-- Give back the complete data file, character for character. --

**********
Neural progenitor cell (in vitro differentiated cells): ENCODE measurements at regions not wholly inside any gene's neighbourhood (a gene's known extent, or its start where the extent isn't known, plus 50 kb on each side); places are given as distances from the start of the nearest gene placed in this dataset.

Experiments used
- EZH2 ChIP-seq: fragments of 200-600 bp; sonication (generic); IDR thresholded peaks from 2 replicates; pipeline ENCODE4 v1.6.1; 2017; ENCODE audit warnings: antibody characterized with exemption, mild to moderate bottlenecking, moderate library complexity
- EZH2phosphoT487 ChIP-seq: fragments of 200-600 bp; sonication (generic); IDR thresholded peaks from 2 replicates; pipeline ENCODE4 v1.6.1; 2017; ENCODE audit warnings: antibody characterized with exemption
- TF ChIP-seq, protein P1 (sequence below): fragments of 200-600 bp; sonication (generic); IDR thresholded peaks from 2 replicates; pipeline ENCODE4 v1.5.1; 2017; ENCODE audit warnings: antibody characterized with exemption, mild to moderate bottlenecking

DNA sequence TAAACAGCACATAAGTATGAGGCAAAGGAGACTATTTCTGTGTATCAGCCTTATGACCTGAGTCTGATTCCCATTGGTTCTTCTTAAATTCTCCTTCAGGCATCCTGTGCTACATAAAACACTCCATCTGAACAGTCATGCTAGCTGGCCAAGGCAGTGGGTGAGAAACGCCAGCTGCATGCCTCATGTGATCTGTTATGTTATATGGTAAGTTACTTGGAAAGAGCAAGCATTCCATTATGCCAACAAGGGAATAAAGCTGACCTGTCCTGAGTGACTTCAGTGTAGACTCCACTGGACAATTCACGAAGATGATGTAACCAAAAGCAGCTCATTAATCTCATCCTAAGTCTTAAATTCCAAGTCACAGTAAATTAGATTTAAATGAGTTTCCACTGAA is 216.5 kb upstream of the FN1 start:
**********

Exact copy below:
Neural progenitor cell (in vitro differentiated cells): ENCODE measurements at regions not wholly inside any gene's neighbourhood (a gene's known extent, or its start where the extent isn't known, plus 50 kb on each side); places are given as distances from the start of the nearest gene placed in this dataset.

Experiments used
- EZH2 ChIP-seq: fragments of 200-600 bp; sonication (generic); IDR thresholded peaks from 2 replicates; pipeline ENCODE4 v1.6.1; 2017; ENCODE audit warnings: antibody characterized with exemption, mild to moderate bottlenecking, moderate library complexity
- EZH2phosphoT487 ChIP-seq: fragments of 200-600 bp; sonication (generic); IDR thresholded peaks from 2 replicates; pipeline ENCODE4 v1.6.1; 2017; ENCODE audit warnings: antibody characterized with exemption
- TF ChIP-seq, protein P1 (sequence below): fragments of 200-600 bp; sonication (generic); IDR thresholded peaks from 2 replicates; pipeline ENCODE4 v1.5.1; 2017; ENCODE audit warnings: antibody characterized with exemption, mild to moderate bottlenecking

DNA sequence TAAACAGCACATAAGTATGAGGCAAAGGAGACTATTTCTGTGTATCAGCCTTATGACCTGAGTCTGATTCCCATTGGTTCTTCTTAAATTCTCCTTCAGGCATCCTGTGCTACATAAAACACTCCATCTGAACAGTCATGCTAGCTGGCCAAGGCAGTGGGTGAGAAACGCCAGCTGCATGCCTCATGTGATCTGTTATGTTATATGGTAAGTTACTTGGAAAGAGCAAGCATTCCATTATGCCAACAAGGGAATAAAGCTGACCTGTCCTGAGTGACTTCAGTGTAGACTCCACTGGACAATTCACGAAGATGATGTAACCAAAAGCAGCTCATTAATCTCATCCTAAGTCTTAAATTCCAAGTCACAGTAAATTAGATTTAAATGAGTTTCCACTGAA is 216.5 kb upstream of the FN1 start: